Journal article

Globetrotting strangles: the unbridled national and international transmission of Streptococcus equi between horses

Catriona Mitchell, Karen F Steward, Amelia RL Charbonneau, Saoirse Walsh, Hayley Wilson, John F Timoney, Ulli Wernery, Marina Joseph, David Craig, Kees van Maanen, Annelies Hoogkamer- van Gennep, Albertine Leon, Lucjan Witkowski, Magdalena Rzewuska, Ilona Stefanska, Monika Zychska, Gunther van Loon, Ray Cursons, Olivia Patty, Els Acke Show all



The equine disease strangles, which is characterized by the formation of abscesses in the lymph nodes of the head and neck, is one of the most frequently diagnosed infectious diseases of horses around the world. The causal agent, Streptococcus equi subspecies equi, establishes a persistent infection in approximately 10 % of animals that recover from the acute disease. Such 'carrier' animals appear healthy and are rarely identified during routine veterinary examinations pre-purchase or transit, but can transmit S. equi to naïve animals initiating new episodes of disease. Here, we report the analysis and visualization of phylogenomic and epidemiological data for 670 isolates of S. equi recover..

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Awarded by Horse Trust

Awarded by Petplan Charitable Trust

Awarded by Wellcome Trust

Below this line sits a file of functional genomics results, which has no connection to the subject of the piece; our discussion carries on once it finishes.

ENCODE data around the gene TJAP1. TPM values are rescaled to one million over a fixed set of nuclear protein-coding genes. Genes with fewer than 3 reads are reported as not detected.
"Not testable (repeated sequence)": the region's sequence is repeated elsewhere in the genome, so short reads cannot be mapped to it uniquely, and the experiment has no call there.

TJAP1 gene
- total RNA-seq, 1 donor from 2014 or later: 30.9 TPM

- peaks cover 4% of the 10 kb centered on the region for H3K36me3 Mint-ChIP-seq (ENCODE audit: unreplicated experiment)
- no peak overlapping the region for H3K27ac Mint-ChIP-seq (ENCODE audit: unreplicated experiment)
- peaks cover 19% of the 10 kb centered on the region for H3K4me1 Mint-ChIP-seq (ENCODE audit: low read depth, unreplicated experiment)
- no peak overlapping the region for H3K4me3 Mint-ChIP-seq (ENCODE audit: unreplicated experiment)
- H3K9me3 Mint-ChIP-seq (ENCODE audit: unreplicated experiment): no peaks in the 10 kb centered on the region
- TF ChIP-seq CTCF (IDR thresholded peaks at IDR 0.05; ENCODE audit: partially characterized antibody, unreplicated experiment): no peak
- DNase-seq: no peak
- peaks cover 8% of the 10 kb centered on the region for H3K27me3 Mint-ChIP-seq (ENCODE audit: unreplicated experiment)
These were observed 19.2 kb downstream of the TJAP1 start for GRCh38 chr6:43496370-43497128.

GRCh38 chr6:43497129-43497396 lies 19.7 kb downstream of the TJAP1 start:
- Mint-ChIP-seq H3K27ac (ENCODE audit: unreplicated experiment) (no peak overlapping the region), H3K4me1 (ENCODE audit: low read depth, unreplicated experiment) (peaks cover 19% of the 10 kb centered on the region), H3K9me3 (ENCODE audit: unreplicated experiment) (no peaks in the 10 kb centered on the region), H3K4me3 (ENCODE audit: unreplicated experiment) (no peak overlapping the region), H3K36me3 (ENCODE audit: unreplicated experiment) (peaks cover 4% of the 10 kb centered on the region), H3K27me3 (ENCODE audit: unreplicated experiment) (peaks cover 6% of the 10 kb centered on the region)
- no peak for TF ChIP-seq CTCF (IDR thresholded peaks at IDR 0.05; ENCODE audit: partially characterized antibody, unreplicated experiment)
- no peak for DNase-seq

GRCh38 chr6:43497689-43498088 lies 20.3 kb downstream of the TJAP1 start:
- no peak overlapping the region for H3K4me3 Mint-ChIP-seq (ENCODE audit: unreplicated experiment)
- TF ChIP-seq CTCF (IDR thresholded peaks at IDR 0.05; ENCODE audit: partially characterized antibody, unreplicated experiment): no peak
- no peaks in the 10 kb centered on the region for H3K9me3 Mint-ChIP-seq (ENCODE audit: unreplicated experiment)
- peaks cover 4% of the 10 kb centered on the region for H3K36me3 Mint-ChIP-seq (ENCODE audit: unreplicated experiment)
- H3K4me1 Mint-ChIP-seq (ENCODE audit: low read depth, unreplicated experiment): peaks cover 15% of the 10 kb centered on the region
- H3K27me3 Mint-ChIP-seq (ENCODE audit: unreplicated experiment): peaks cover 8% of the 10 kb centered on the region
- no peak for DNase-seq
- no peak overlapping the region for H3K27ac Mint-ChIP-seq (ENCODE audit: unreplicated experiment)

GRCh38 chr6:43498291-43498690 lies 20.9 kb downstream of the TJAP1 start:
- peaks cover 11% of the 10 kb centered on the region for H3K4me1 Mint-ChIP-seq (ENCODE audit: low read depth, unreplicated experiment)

Funding Acknowledgements

The Horse Trust funded the collection of S. equi from outbreaks of strangles in the UK (G1606) and the sequencing of the Se4047 reference genome. A. S. W., C. R., C. M. and K. F. S. were funded by awards from the Horse Trust, Estate of Paul Mellon Foundation, Alice Noakes Memorial Charitable Trust, Ivo Trust, Tattersalls, The Elise Pilkington Charitable Trust, The European Breeders Fund, The Serth and Gates Charity, Margaret Giffen Charitable Trust, The Payne Gallwey Charitable Trust, The Stafford Trust, Marjorie Coote Animal Charity Trust, Beryl Evetts and Robert Luff Animal Welfare Trust, and The Anne Duchess of Westminster's Charitable Trust. S. W. was funded by a grant from the Sir Peter O'Sullevan Charitable Trust. J. R. N. was supported through a combined contribution to the Animal Health Trust's Equine Infectious Disease Service from the Horserace Betting Levy Board, Racehorse Owners Association and Thoroughbred Breeders' Association. H. W. was funded by a grant from the Petplan Charitable Trust (S19-741-780). R. C. and O. P. were supported by the New Zealand Equine Research Foundation. S. R. H., J. P. and M. T.G. H. were supported by the Wellcome Trust (grant number 098051). J. F. T. was supported by the Grayson Jockey Club Research Foundation and the Keeneland Association Endowment.